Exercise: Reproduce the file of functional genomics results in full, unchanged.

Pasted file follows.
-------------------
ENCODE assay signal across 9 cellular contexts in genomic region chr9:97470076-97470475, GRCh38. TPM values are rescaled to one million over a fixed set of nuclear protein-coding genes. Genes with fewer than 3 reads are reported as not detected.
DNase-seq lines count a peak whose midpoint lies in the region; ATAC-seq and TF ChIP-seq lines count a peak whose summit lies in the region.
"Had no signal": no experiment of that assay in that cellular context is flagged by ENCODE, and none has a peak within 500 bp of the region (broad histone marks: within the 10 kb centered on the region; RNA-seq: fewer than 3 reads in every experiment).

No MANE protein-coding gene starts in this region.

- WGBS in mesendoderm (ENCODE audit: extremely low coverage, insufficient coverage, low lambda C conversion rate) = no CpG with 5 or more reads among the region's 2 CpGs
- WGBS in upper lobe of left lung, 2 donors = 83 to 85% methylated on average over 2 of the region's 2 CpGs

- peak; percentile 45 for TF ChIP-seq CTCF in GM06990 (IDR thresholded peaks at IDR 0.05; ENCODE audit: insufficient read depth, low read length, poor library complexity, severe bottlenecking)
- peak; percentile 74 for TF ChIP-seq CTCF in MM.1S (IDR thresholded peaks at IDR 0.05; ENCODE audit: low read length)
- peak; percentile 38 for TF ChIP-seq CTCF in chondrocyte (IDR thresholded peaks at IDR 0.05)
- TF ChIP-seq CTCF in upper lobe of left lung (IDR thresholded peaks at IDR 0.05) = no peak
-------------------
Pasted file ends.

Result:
ENCODE assay signal across 9 cellular contexts in genomic region chr9:97470076-97470475, GRCh38. TPM values are rescaled to one million over a fixed set of nuclear protein-coding genes. Genes with fewer than 3 reads are reported as not detected.
DNase-seq lines count a peak whose midpoint lies in the region; ATAC-seq and TF ChIP-seq lines count a peak whose summit lies in the region.
"Had no signal": no experiment of that assay in that cellular context is flagged by ENCODE, and none has a peak within 500 bp of the region (broad histone marks: within the 10 kb centered on the region; RNA-seq: fewer than 3 reads in every experiment).

No MANE protein-coding gene starts in this region.

- WGBS in mesendoderm (ENCODE audit: extremely low coverage, insufficient coverage, low lambda C conversion rate) = no CpG with 5 or more reads among the region's 2 CpGs
- WGBS in upper lobe of left lung, 2 donors = 83 to 85% methylated on average over 2 of the region's 2 CpGs

- peak; percentile 45 for TF ChIP-seq CTCF in GM06990 (IDR thresholded peaks at IDR 0.05; ENCODE audit: insufficient read depth, low read length, poor library complexity, severe bottlenecking)
- peak; percentile 74 for TF ChIP-seq CTCF in MM.1S (IDR thresholded peaks at IDR 0.05; ENCODE audit: low read length)
- peak; percentile 38 for TF ChIP-seq CTCF in chondrocyte (IDR thresholded peaks at IDR 0.05)
- TF ChIP-seq CTCF in upper lobe of left lung (IDR thresholded peaks at IDR 0.05) = no peak